‘Irregularities found’ at Poland’s biggest armament manufacturer

The Mesko company logo. Photo: PAP/Michał Walczak

According to the “Rzeczpospolita” daily, a recent audit at the defense company Mesko – part of the strategic Polish Armaments Group (PGZ) – revealed major irregularities between 2012 and 2017.

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The audit, which mostly covers the period under the previous government, was performed by an external auditing company but never fully completed due to the firing of Mesko’s previous boss.

Findings from the audit were first reported earlier this week in connection with the discovery of serious safety concerns affecting the surface-to-air missiles manufactured by the company, which led to major delays in the implementation of the arms deal.

According to Thursday’s report, the award-winning Mesko – the largest state-owned weapons manufacturer with more than 5,000 employees – could be standing on shaky foundations.

The audit revealed that while the company was profitable on paper with EUR 5.3 million in revenue, it received approximately EUR 36 million from the government. This means that its overall financial performance left much to be desired. In spite of this, the company allegedly paid a dividend to its shareholders in both 2015 and 2016.

The Mesko factory manufactures munitions for the German-manufactured Leopard 2 tanks serving in the Polish Armed Forces. Photo: Sean Gallup/Getty Images

The Bulgarian connection

The report suggests that one of the causes of Mesko’s financial woes could be reliance on “suspicious contractors” which provide the company with parts and components sold at inflated prices. One of these companies, based in Bulgaria, is said to have sold propellants for three times the price offered by Polish manufacturers from PGZ, and may have in fact been a “shell corporation” acting on behalf of two privately owned Bulgarian defense contractors.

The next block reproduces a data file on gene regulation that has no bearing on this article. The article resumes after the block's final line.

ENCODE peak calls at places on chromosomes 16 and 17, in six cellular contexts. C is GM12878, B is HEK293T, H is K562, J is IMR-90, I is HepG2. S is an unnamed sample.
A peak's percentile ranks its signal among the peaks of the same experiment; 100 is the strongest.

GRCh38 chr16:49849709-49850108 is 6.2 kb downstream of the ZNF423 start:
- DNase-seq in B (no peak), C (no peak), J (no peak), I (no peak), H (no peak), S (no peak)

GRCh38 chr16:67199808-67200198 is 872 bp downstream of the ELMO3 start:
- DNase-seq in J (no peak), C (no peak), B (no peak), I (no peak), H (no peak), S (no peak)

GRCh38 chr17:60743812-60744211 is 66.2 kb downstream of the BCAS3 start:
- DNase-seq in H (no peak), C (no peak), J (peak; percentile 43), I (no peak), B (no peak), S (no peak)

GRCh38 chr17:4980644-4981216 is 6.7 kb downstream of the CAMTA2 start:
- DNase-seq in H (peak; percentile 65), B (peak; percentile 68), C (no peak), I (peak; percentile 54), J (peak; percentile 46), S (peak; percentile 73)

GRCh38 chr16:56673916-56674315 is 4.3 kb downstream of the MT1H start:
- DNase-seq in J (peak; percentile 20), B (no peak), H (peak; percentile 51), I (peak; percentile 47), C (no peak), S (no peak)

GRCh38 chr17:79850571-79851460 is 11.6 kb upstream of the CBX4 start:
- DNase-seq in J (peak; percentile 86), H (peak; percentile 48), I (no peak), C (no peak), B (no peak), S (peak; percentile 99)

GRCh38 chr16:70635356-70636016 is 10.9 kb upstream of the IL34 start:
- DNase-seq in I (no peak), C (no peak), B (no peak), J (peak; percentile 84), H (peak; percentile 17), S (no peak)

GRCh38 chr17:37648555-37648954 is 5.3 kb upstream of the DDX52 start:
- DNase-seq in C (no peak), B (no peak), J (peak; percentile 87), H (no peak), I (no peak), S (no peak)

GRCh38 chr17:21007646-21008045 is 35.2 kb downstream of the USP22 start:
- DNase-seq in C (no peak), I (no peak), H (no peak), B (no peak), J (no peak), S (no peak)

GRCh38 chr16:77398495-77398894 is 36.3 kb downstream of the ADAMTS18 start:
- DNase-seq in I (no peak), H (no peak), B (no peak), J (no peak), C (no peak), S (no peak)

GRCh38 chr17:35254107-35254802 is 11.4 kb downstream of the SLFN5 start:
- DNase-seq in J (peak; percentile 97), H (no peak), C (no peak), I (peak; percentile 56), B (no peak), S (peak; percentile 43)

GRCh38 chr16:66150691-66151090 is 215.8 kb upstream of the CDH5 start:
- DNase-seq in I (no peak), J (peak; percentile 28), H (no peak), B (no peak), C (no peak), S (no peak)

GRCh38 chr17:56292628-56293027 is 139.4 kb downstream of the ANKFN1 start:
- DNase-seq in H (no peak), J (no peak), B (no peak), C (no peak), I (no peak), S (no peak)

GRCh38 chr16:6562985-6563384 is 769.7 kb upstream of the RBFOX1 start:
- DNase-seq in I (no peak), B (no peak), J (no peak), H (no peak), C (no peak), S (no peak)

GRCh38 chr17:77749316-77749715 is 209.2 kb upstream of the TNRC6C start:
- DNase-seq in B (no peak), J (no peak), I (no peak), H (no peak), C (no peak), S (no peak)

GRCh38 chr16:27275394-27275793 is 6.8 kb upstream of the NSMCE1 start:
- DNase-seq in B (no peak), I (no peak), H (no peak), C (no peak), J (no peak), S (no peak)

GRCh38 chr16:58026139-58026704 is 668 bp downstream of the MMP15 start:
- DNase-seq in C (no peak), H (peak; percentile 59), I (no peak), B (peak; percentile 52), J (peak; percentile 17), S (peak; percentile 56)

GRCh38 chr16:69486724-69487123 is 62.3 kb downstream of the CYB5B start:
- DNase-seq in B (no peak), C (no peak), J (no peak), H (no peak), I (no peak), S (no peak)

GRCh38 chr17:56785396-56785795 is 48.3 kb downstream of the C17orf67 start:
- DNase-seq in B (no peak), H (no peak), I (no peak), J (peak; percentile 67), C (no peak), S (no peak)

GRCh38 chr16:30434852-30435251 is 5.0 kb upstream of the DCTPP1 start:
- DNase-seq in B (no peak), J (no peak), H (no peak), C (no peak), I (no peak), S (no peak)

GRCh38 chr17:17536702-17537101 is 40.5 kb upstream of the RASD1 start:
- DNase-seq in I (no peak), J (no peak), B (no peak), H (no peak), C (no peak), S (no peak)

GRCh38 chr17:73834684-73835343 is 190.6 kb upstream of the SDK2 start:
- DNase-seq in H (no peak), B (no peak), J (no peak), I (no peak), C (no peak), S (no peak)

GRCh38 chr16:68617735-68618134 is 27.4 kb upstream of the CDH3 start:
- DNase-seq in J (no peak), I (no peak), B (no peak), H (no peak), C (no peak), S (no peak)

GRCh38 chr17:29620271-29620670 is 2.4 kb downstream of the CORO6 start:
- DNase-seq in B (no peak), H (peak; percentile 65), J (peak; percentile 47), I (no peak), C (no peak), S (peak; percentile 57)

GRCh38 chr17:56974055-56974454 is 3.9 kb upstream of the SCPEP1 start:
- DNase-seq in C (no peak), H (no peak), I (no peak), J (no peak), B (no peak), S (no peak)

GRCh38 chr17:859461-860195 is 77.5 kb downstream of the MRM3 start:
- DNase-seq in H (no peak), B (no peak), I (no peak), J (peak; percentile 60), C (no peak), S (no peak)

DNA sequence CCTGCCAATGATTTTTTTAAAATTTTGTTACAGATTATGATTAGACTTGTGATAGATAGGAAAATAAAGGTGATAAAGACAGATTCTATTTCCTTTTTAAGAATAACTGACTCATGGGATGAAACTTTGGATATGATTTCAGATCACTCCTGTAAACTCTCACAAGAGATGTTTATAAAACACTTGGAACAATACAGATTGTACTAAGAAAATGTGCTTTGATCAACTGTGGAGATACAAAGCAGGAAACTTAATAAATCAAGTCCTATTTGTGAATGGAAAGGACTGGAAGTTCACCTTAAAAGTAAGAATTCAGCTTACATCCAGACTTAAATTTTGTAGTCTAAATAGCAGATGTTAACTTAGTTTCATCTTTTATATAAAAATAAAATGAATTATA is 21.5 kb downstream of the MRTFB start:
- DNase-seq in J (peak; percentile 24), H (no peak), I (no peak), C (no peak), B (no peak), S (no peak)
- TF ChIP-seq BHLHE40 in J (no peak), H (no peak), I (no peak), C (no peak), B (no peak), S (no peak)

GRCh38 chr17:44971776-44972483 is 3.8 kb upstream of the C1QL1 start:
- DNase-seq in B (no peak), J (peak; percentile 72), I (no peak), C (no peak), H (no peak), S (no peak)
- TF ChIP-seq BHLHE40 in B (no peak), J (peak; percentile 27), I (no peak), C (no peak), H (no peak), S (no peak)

The selection criteria which led to the choice of this particular supplier remain unclear, the audit concludes – an issue which continues to appear throughout the report with respect to other contractors.

In some cases, design specifications were drafted so that no other supplier could be selected. One example, according to Rzeczpospolita, includes wooden crates for the Leopard tank shells, which the company buys for an inflated price instead of manufacturing them in-house because the design for the crates was incorporated into the technical specifications for tank munitions.

Inside the Mesko munitions factory (photo taken in 2014). Photo: PAP/Michał Walczak

Conflict of interest?

The data gathered by the auditors in the course of their probe into Mesko’s operations also suggests that the company may have been misspending large amounts of money – more than EUR 90 million in total – on consulting services, some of which were allegedly provided by lobbyists, while others give rise to suspicion of a conflict of interest.

A contract concluded with the daughter of an army general who is also the head of a major trade union at the company was cited as one of the latter, even though the general himself denies allegations of cronyism. In some cases, the consulting services were to be provided by the chairmen of other companies within the PGZ group, with the auditors suspecting that the contracts may have been fictitious.

According to the authors of the article, the audit was discontinued following a change of guard at the company, with the new acting chairman promising to perform a new internal probe. Whether the audit will go ahead is now uncertain, however, since the acting chairman announced his resignation on Monday following earlier reports concerning defective missiles. The authors of the article also claimed that Poland’s Defense Minister Mariusz Błaszczak has already been notified of the results of the incomplete audit.

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